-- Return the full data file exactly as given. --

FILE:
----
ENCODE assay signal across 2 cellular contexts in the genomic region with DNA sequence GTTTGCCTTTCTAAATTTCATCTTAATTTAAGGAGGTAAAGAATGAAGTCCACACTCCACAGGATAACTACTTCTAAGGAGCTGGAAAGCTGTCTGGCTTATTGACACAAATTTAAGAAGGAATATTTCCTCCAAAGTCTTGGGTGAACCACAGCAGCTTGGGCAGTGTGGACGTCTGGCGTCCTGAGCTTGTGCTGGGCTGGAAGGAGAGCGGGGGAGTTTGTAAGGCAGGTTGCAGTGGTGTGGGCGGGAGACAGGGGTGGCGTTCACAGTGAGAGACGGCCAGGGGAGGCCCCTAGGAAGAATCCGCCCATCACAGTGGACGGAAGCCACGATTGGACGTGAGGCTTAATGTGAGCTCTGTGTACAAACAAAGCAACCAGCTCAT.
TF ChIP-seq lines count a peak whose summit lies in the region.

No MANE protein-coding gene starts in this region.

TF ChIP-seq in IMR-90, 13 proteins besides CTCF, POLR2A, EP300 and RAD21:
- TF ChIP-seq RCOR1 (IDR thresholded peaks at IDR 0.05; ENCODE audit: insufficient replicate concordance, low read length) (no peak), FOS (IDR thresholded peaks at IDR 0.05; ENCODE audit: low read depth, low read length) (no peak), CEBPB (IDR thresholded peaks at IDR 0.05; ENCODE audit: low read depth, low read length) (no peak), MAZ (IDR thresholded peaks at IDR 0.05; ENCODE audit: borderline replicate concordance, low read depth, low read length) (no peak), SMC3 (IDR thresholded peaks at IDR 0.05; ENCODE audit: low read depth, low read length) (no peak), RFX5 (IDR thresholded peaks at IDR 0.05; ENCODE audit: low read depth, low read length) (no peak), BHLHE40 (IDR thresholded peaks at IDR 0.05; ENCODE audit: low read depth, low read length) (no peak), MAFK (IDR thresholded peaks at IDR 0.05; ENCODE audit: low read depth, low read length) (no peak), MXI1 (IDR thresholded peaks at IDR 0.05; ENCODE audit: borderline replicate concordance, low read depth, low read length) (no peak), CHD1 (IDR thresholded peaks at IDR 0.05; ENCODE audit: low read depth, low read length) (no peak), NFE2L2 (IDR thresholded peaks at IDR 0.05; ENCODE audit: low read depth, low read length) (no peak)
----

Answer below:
ENCODE assay signal across 2 cellular contexts in the genomic region with DNA sequence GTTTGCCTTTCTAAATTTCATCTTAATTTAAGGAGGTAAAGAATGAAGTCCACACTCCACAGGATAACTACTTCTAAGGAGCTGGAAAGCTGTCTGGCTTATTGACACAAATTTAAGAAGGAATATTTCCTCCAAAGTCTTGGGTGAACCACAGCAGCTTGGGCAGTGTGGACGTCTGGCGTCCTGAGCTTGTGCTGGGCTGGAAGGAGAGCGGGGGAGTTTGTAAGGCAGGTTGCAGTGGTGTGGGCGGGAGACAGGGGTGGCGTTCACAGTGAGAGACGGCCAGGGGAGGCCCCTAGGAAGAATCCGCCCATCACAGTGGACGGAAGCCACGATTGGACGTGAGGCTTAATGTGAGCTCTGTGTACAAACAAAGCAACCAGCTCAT.
TF ChIP-seq lines count a peak whose summit lies in the region.

No MANE protein-coding gene starts in this region.

TF ChIP-seq in IMR-90, 13 proteins besides CTCF, POLR2A, EP300 and RAD21:
- TF ChIP-seq RCOR1 (IDR thresholded peaks at IDR 0.05; ENCODE audit: insufficient replicate concordance, low read length) (no peak), FOS (IDR thresholded peaks at IDR 0.05; ENCODE audit: low read depth, low read length) (no peak), CEBPB (IDR thresholded peaks at IDR 0.05; ENCODE audit: low read depth, low read length) (no peak), MAZ (IDR thresholded peaks at IDR 0.05; ENCODE audit: borderline replicate concordance, low read depth, low read length) (no peak), SMC3 (IDR thresholded peaks at IDR 0.05; ENCODE audit: low read depth, low read length) (no peak), RFX5 (IDR thresholded peaks at IDR 0.05; ENCODE audit: low read depth, low read length) (no peak), BHLHE40 (IDR thresholded peaks at IDR 0.05; ENCODE audit: low read depth, low read length) (no peak), MAFK (IDR thresholded peaks at IDR 0.05; ENCODE audit: low read depth, low read length) (no peak), MXI1 (IDR thresholded peaks at IDR 0.05; ENCODE audit: borderline replicate concordance, low read depth, low read length) (no peak), CHD1 (IDR thresholded peaks at IDR 0.05; ENCODE audit: low read depth, low read length) (no peak), NFE2L2 (IDR thresholded peaks at IDR 0.05; ENCODE audit: low read depth, low read length) (no peak)